By Catherine Collentine
This week, a federal court ruled that the Obama administration over-penalized Exxon for dumping hundreds of thousands of gallons of a pollutant onto the streets of Mayflower and threw out a number of safety violations levied against Exxon on the basis that the company met its legal obligations to consider the risks associated with the pipeline.
Ever since the dangerous consequences of natural gas extraction via hydraulic fracturing—popularly known as "fracking"—entered the national consciousness, the small town of Dimock, Pennsylvania has arguably been "ground zero" for water contamination caused by the controversial practice.
Now Cabot Oil & Gas, the massive energy company responsible for numerous fracking wells near Dimock, is suing one of the town's residents for $5 million, claiming that his efforts to "attract media attention" to the pollution of his water well have "harmed" the company. According to the lawsuit, Dimock resident Ray Kemble's actions breached an earlier 2012 settlement that was part of an ongoing federal class action lawsuit over the town's water quality. Kemble has stated that Cabot's fracking turned his groundwater "black, like mud, [with] a strong chemical odor."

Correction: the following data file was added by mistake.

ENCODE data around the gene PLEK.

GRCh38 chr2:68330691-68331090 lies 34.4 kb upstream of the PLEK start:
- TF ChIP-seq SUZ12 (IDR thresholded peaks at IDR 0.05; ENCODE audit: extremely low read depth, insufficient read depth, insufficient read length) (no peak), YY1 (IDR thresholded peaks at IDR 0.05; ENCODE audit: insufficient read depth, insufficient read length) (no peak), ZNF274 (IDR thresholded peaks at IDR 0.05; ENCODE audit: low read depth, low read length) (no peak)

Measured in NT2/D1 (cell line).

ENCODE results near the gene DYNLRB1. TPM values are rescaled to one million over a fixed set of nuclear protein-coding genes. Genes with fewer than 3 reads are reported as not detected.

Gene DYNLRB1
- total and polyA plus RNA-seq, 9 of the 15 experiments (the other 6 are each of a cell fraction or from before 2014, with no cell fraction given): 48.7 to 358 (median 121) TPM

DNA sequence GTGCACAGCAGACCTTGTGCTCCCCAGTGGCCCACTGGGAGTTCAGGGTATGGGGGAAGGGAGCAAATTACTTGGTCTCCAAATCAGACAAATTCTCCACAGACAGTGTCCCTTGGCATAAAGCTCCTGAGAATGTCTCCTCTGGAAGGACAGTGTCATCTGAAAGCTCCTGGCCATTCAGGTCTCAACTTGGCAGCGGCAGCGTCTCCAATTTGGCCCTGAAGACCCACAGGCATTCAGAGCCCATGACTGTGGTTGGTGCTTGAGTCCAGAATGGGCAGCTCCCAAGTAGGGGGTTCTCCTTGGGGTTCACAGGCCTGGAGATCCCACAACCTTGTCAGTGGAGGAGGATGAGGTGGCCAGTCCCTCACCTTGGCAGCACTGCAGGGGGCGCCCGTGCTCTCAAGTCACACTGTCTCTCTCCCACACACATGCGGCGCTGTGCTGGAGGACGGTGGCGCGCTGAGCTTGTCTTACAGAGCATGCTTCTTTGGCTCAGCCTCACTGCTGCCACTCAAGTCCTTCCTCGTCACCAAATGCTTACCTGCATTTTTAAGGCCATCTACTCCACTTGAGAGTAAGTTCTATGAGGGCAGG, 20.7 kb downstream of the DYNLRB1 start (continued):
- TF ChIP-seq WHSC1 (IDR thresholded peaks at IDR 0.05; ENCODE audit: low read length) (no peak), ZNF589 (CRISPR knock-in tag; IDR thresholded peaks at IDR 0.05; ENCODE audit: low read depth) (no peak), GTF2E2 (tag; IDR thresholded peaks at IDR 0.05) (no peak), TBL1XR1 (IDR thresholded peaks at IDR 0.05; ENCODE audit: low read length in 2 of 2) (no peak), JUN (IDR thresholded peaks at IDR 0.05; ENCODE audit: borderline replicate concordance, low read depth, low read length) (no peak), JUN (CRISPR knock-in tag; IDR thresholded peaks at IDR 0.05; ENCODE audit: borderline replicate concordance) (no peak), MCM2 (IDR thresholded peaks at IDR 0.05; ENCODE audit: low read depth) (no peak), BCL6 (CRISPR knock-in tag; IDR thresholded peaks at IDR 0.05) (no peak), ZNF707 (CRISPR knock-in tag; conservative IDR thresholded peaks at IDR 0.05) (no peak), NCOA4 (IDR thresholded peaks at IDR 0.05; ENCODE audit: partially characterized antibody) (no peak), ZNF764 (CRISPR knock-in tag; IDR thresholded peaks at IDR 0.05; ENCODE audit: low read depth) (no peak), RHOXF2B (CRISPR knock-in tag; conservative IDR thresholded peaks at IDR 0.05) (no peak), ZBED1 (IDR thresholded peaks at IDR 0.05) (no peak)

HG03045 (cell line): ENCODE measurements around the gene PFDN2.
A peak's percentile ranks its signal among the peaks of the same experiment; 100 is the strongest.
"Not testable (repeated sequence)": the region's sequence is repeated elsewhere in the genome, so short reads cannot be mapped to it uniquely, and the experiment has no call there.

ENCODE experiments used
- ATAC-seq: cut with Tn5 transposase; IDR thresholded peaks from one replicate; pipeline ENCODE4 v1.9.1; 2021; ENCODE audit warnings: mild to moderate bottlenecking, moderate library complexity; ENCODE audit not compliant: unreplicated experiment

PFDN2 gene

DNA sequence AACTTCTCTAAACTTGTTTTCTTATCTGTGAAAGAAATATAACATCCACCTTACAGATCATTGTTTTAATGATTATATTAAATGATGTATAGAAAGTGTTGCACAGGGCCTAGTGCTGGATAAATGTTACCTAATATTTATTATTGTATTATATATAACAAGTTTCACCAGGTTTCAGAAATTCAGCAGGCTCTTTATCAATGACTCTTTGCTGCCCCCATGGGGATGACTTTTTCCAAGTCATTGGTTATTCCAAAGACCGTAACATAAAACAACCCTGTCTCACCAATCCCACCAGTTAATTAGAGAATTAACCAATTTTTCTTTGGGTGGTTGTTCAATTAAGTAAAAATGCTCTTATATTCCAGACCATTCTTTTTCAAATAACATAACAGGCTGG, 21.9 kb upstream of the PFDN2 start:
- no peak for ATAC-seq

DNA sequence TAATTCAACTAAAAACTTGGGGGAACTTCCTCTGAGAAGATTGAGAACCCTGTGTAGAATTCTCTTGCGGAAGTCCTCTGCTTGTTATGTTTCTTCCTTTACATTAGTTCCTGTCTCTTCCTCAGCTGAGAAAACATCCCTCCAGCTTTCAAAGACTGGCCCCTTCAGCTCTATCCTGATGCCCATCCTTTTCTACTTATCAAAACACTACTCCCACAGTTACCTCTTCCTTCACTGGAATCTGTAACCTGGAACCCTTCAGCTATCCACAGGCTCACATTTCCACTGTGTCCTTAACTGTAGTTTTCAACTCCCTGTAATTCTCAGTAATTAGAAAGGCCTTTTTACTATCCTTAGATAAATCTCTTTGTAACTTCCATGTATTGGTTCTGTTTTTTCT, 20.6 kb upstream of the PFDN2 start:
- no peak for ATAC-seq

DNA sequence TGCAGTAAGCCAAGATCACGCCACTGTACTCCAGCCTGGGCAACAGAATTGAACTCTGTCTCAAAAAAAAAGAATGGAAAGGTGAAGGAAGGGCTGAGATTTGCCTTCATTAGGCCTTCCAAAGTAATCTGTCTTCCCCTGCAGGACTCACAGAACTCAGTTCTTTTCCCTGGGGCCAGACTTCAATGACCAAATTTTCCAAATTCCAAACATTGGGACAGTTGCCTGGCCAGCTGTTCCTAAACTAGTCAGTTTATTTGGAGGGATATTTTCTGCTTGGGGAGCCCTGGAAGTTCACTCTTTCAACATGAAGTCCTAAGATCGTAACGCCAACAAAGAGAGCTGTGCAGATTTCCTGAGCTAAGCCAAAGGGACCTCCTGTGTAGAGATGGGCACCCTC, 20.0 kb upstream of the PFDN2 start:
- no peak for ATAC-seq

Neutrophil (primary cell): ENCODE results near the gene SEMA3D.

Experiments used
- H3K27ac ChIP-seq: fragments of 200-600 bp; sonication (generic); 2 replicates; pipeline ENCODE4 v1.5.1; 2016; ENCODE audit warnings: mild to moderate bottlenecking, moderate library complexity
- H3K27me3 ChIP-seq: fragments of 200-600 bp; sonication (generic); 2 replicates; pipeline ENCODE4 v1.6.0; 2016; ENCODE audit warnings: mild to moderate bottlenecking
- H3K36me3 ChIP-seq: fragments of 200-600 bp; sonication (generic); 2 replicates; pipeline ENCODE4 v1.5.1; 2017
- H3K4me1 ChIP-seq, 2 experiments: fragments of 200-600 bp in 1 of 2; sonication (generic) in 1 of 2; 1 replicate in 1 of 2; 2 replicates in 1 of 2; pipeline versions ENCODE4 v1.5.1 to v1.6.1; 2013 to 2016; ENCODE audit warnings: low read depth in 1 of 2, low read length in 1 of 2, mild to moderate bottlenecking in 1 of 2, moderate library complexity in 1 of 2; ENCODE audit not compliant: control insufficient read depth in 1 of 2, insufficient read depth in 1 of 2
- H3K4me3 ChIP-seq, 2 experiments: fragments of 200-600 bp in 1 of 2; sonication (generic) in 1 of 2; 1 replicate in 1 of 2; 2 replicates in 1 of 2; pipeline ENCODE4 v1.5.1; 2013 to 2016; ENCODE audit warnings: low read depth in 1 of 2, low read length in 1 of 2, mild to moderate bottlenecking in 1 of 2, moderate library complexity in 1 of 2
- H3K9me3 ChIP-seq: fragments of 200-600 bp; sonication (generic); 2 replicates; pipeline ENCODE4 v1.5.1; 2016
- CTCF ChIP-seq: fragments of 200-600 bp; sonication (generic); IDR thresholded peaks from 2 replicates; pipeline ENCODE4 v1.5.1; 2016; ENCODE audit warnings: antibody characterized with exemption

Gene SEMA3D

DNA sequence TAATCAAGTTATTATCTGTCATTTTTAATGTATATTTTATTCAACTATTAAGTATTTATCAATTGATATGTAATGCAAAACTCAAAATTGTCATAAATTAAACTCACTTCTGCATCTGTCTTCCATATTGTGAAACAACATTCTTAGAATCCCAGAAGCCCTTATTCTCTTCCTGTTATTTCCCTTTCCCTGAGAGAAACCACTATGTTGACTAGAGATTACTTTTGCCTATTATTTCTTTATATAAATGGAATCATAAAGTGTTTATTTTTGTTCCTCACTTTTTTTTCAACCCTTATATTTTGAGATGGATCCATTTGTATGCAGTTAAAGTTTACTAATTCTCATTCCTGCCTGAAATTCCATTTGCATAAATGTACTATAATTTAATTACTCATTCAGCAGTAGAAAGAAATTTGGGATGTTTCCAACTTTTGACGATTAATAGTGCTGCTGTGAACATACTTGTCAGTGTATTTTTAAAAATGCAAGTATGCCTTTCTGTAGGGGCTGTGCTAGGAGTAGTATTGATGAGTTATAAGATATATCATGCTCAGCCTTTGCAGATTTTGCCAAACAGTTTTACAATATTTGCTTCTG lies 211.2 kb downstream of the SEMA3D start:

The incident was detailed in several Facebook posts from Equinac, a Spanish marine wildlife conservation group.
Peaceful activists, including one American, from a Greenpeace ship, the Arctic Sunrise, have stalled Statoil's oil operations in the Barents Sea off the Norwegian coast. The activists entered the exclusion zone of Statoil's oil rig, Songa Enabler in the Barents Sea with kayaks and inflatable boats, while swimmers protested in the water with banners.
The activists plan to sustain the peaceful protest to stall Statoil's oil drilling as long as possible to send a message that the Norwegian government is failing its commitments to Norway's constitution and the Paris agreement. They are also displaying a constructed giant globe in front of the rig with written statements to the government.
The National Park Service (NPS) announced Wednesday that it has rescinded the 2011 "Water Bottle Ban" that allowed parks to prohibit the sale of disposable plastic water bottles. That same day, news emerged that the Trump administration removed a nine-slot Capital Bikeshare station at the White House that was requested and installed during the Obama years and used by staffers.